- At regular intervals, the team reflects on how to become more effective, then tunes and adjusts its behavior accordingly. This guiding principle is simply about lessons learned and when they occur on the agile project. Agile methods support the idea that it is best not to wait until the end of a project to address lessons learned. Lessons learned need to be captured and addressed during the project. For example, in the case of Scrum, lessons learned should be addressed at the end of each Sprint (iteration). Agile methods capture lessons learned as the project ensues rather than at the end of the project. The agile project team then tunes and adjusts its behavior for subsequent iterations. This gives the project team a chance to act on the lessons learned rather than just discussing the actions and hoping for a chance to apply the lessons on future projects.
Declaration of Interdependence
The Declaration of Interdependence (DOI) was developed strictly for the project management side of the agile projects and it is not a part of the Agile Manifesto. As a matter of fact, the DOI was created in 2003, two years after the Agile Manifesto. There are six principles associated with the DOI. According to Griffiths (2012), the DOI is directed at project leadership and is not tested on the PMI-ACP exam. ² It is important to mention that the difference between the DOI and the Agile Manifesto is that the DOI is for the project management side of an agile project and the latter guides the entire agile project. Following is a discussion of the six principles associated with the DOI.
- We increase return on investment by making the continuous flow of value our focus. This principle means that the agile project provides exactly what the business has asked for and nothing more. The logic behind this principle is that when results are provided that meet the needs of the business, then this makes a case for project continuation and approval. The continuous flow of value means that the project delivers the desired business results instead of simply delivering results that may be useless to the customer.
- We deliver reliable results by engaging customers in frequent interactions and shared ownership. Not only is engaging the customer good business, it helps develop and build relationships. Frequent interactions with the customer support the delivery of a product that meets or exceeds expectations. When the customer is engaged and sharing ownership of the project, the results are undoubtedly reliable.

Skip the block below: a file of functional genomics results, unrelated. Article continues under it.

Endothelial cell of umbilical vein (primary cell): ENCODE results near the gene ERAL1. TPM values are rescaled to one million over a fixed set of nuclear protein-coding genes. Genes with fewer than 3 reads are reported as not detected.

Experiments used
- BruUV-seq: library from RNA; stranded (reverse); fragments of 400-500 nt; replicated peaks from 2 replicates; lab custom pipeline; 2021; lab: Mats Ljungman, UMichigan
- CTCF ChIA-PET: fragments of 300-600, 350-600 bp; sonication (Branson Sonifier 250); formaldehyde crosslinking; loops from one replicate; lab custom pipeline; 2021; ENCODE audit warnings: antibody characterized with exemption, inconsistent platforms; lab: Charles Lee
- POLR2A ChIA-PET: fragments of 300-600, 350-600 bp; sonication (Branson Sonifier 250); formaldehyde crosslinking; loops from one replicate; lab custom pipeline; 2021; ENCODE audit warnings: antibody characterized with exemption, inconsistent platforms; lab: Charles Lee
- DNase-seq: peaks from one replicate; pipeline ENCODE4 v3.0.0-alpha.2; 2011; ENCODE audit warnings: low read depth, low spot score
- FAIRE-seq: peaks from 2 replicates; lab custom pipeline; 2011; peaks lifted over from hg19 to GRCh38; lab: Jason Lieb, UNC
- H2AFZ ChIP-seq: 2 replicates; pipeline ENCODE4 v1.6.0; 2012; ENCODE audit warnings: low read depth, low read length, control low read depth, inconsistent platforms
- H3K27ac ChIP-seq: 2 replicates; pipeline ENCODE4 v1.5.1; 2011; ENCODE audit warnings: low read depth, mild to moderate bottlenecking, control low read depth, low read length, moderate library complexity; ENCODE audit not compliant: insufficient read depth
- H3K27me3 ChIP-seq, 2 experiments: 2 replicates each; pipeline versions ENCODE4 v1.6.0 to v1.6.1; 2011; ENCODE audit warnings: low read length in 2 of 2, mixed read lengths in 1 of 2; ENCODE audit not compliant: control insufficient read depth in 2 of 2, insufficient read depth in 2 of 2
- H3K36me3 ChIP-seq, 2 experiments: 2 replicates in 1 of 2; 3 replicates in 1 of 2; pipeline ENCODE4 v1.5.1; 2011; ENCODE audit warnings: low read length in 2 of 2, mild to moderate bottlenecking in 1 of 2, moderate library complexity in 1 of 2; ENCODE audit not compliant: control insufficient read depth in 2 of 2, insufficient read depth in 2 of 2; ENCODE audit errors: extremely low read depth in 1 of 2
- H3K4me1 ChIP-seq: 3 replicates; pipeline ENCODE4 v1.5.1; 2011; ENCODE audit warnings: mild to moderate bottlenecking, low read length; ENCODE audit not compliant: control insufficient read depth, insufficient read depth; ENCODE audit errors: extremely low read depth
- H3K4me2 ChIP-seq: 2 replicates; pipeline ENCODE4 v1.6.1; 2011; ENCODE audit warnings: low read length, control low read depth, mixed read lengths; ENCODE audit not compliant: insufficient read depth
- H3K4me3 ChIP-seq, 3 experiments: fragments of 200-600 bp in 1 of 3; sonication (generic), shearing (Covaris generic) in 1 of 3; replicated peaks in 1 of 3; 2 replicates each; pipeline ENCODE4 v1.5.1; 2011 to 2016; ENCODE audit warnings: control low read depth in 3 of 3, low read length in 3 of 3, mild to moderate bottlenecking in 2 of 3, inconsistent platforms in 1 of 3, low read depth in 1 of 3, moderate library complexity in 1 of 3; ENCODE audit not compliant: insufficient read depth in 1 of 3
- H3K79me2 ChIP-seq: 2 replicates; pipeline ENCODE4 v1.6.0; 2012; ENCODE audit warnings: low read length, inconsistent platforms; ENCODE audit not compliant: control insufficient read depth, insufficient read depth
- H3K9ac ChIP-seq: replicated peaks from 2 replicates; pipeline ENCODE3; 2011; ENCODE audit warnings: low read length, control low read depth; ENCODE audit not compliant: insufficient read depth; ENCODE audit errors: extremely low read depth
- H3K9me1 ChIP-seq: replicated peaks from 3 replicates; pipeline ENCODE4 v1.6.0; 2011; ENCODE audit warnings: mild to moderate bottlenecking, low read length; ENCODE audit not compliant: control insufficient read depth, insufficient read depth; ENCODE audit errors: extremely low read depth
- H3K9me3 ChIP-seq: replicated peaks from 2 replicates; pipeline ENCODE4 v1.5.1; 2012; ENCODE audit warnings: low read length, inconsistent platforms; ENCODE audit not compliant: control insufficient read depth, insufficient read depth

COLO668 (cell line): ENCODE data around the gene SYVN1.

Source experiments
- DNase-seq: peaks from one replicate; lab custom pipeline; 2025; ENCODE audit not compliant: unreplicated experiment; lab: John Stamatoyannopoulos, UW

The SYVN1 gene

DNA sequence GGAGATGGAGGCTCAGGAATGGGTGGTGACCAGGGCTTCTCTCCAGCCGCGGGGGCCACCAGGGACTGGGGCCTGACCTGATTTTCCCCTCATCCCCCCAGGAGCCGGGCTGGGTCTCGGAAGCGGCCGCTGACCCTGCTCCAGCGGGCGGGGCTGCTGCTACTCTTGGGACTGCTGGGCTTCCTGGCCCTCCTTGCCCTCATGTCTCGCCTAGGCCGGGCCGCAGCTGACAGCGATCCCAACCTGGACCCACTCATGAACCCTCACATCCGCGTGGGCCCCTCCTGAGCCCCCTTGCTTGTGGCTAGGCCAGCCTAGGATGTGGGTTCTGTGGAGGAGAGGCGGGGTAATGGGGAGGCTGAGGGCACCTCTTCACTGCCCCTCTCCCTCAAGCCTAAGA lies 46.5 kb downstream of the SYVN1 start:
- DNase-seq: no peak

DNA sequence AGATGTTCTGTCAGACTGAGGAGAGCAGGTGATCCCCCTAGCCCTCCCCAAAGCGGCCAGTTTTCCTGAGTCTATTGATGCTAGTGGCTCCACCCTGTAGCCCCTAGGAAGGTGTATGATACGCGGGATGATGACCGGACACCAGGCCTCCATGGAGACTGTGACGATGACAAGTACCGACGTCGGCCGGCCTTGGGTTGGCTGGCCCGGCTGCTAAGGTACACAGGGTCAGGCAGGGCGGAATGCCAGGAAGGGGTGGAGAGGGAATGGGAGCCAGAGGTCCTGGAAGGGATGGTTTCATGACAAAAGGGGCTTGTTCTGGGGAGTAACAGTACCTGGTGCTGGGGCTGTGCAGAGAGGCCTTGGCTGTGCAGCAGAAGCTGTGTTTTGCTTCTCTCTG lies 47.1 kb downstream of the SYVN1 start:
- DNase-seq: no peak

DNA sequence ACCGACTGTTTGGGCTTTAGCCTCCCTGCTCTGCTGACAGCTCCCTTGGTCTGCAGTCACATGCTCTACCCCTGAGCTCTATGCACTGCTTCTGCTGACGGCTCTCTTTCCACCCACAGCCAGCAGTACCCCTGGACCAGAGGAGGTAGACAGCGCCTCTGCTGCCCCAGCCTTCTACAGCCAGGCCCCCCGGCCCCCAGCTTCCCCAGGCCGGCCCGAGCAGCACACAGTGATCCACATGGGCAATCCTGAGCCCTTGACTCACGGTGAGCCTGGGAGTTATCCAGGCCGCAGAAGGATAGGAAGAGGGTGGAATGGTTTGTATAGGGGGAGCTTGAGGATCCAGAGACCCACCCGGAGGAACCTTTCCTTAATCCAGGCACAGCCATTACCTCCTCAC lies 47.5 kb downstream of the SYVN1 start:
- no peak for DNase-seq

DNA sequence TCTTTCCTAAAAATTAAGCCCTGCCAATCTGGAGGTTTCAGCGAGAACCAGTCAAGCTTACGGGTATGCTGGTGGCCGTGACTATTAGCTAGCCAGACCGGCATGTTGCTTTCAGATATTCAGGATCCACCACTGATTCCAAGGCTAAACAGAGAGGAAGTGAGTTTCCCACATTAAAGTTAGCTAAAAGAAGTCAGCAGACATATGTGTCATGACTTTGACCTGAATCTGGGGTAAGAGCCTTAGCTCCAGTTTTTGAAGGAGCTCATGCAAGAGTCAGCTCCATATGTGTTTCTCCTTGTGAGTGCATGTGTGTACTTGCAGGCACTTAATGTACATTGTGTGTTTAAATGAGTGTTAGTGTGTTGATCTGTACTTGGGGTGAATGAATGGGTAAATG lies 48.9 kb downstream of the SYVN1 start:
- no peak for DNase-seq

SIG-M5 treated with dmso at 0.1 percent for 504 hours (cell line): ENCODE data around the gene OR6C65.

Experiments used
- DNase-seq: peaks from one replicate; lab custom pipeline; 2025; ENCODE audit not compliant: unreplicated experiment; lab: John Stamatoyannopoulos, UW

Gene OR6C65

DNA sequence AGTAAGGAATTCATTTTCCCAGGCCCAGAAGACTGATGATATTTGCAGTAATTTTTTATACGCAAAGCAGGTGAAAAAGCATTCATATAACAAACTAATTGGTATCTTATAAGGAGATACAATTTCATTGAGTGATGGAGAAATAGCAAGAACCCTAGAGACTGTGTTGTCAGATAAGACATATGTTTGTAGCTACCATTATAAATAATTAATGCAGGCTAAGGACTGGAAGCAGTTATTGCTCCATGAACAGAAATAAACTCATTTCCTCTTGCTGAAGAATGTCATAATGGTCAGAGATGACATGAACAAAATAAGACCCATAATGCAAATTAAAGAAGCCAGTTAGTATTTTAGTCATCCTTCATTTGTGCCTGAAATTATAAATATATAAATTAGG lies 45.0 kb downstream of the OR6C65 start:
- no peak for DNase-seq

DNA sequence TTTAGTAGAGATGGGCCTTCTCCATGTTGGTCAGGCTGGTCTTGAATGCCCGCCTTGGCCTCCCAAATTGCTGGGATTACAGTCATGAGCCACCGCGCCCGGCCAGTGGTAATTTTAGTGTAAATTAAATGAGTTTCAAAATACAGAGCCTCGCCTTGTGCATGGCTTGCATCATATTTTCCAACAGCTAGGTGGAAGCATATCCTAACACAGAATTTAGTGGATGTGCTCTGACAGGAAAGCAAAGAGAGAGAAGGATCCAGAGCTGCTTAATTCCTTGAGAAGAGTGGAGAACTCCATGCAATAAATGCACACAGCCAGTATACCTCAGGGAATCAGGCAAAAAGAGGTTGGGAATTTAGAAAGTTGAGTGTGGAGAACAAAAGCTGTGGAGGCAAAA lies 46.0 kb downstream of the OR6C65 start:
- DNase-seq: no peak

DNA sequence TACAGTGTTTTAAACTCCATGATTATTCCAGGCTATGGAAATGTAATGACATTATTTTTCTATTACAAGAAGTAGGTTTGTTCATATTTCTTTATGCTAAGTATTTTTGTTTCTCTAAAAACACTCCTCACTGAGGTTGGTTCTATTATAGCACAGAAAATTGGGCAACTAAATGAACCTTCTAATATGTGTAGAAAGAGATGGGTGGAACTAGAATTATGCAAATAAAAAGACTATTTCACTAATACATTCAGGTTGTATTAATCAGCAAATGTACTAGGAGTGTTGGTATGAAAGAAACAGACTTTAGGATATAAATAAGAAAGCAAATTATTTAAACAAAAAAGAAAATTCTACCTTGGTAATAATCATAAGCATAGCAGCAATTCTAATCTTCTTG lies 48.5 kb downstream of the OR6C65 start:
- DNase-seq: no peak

- We expect uncertainty and manage for it through iterations, anticipation, and adaptation. Agile methods do not rely on plans to guide projects. Change is the expectation for agile methods and it is managed through iterations, anticipation, and adaptation. Software projects are known for constant changes and a good way to manage modifications is to develop software in iterations. The fact that agile methods are highly adaptable means that change is anticipated at any time during the project. The agile project adapts to change for value-added reasons and very little up-front planning is needed.
- We unleash creativity and innovation by recognizing that individuals are the ultimate sources of value, and creating an environment where they can make a difference. Agile methods recognize the value of individuals on the team. The logic behind this principle is that each individual team member must be treated well; his or her needs should be satisfied and each should get the support needed to be successful on the agile project. In addition, the agile project environment should be the best possible one that can be provided.
- We boost performance through group accountability for results and shared responsibility for team effectiveness. Shared responsibility for project success is the idea behind this principle. Self-managed teams are typically more satisfied and enthusiastic when working together to resolve issues. Team empowerment not only results in ownership of project glitches, it encourages team members to work very hard for resolutions. When the entire team shares the responsibility for project success, everyone on the team is a success.
- We improve effectiveness and reliability through situational specific strategies, processes, and practices. It should be well understand that agile methods are flexible and projects are unique. This means that project conditions must be evaluated for the best solutions instead of attempting a one-size-fits-all approach. Based on what is available for the project, agile methods require adaptation for the best solution based on the environment and the circumstances that are present.
The Agile Manifesto and the Declaration of Interdependence (DOI) represent the foundation for agile methods. There are several main ideas that need to be summarized:
- Agile methods support value-based delivery.
- People on agile projects work on self-directed and self-organized teams.
- Change is welcomed at all times.
- Agile methods are about speed.
- Agile methods support customer collaboration and frequent interactions.
- Agile methods support face-to-face time.
- People should be motivated on the agile project.
- The design should be kept simple and easy to change.
- Agile methods support adaptation on the fly.
- Adequate people skills (soft skills) are particularly important on agile projects.
- Agile methods are about simplicity.
- The software must work or there is no real progress.
- There is a sustainable pace; no long hours.
- Document lessons learned throughout the project; don't wait until the end.
1. and 2. Griffiths, M. PMI-ACP Exam Prep. Minnetonka, Minnesota: RMC Publications. 2012.